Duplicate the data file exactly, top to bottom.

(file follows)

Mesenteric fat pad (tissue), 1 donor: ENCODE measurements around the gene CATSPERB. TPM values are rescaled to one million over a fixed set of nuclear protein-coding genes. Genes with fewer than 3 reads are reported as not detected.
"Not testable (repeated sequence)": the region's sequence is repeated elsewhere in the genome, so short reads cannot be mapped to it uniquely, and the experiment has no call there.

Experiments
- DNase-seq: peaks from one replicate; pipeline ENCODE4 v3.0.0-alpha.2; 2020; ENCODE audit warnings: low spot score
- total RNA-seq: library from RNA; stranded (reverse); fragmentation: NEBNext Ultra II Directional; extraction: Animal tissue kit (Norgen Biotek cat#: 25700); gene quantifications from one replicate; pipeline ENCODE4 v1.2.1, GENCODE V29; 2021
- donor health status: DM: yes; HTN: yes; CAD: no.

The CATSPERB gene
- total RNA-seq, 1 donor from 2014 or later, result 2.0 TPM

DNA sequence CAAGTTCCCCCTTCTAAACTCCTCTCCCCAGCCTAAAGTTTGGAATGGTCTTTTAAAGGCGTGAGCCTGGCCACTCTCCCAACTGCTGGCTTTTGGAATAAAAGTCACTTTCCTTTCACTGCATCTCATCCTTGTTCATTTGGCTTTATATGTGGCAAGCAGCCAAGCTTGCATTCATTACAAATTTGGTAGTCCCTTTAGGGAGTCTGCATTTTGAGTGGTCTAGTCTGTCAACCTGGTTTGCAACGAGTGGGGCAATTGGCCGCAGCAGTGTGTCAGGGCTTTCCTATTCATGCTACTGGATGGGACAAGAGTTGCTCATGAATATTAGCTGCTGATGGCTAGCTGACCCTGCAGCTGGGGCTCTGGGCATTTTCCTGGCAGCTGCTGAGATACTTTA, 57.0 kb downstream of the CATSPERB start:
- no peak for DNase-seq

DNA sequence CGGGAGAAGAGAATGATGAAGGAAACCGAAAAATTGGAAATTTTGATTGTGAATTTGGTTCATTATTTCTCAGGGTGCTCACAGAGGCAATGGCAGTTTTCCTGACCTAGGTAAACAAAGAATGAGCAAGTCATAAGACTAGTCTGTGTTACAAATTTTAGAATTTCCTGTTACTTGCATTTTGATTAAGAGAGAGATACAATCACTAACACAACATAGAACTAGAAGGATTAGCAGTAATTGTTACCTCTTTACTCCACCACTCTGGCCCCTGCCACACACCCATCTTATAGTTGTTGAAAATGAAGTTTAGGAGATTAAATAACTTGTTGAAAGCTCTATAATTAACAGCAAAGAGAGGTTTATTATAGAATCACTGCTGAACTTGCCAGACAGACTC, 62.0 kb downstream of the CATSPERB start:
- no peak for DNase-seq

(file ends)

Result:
Mesenteric fat pad (tissue), 1 donor: ENCODE measurements around the gene CATSPERB. TPM values are rescaled to one million over a fixed set of nuclear protein-coding genes. Genes with fewer than 3 reads are reported as not detected.
"Not testable (repeated sequence)": the region's sequence is repeated elsewhere in the genome, so short reads cannot be mapped to it uniquely, and the experiment has no call there.

Experiments
- DNase-seq: peaks from one replicate; pipeline ENCODE4 v3.0.0-alpha.2; 2020; ENCODE audit warnings: low spot score
- total RNA-seq: library from RNA; stranded (reverse); fragmentation: NEBNext Ultra II Directional; extraction: Animal tissue kit (Norgen Biotek cat#: 25700); gene quantifications from one replicate; pipeline ENCODE4 v1.2.1, GENCODE V29; 2021
- donor health status: DM: yes; HTN: yes; CAD: no.

The CATSPERB gene
- total RNA-seq, 1 donor from 2014 or later, result 2.0 TPM

DNA sequence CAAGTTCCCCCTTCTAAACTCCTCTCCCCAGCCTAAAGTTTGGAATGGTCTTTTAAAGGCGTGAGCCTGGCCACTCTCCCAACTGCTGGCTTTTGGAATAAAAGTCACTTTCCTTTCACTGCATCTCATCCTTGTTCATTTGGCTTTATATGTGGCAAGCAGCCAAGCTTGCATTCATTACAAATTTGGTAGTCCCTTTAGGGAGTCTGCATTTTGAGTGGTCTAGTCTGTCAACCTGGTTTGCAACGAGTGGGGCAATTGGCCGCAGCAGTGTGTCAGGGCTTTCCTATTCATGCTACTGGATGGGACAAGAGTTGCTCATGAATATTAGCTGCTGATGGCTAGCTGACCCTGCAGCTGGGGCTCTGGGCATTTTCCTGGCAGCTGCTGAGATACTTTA, 57.0 kb downstream of the CATSPERB start:
- no peak for DNase-seq

DNA sequence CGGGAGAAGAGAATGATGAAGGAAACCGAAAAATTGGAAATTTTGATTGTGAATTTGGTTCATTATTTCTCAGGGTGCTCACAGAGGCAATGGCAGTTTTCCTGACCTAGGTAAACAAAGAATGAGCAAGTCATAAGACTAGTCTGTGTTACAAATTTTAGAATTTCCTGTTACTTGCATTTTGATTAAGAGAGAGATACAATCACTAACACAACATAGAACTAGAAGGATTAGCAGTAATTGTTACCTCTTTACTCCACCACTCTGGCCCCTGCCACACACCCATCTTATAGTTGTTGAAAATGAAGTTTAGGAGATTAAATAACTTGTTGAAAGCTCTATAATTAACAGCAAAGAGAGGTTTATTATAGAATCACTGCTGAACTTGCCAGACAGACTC, 62.0 kb downstream of the CATSPERB start:
- no peak for DNase-seq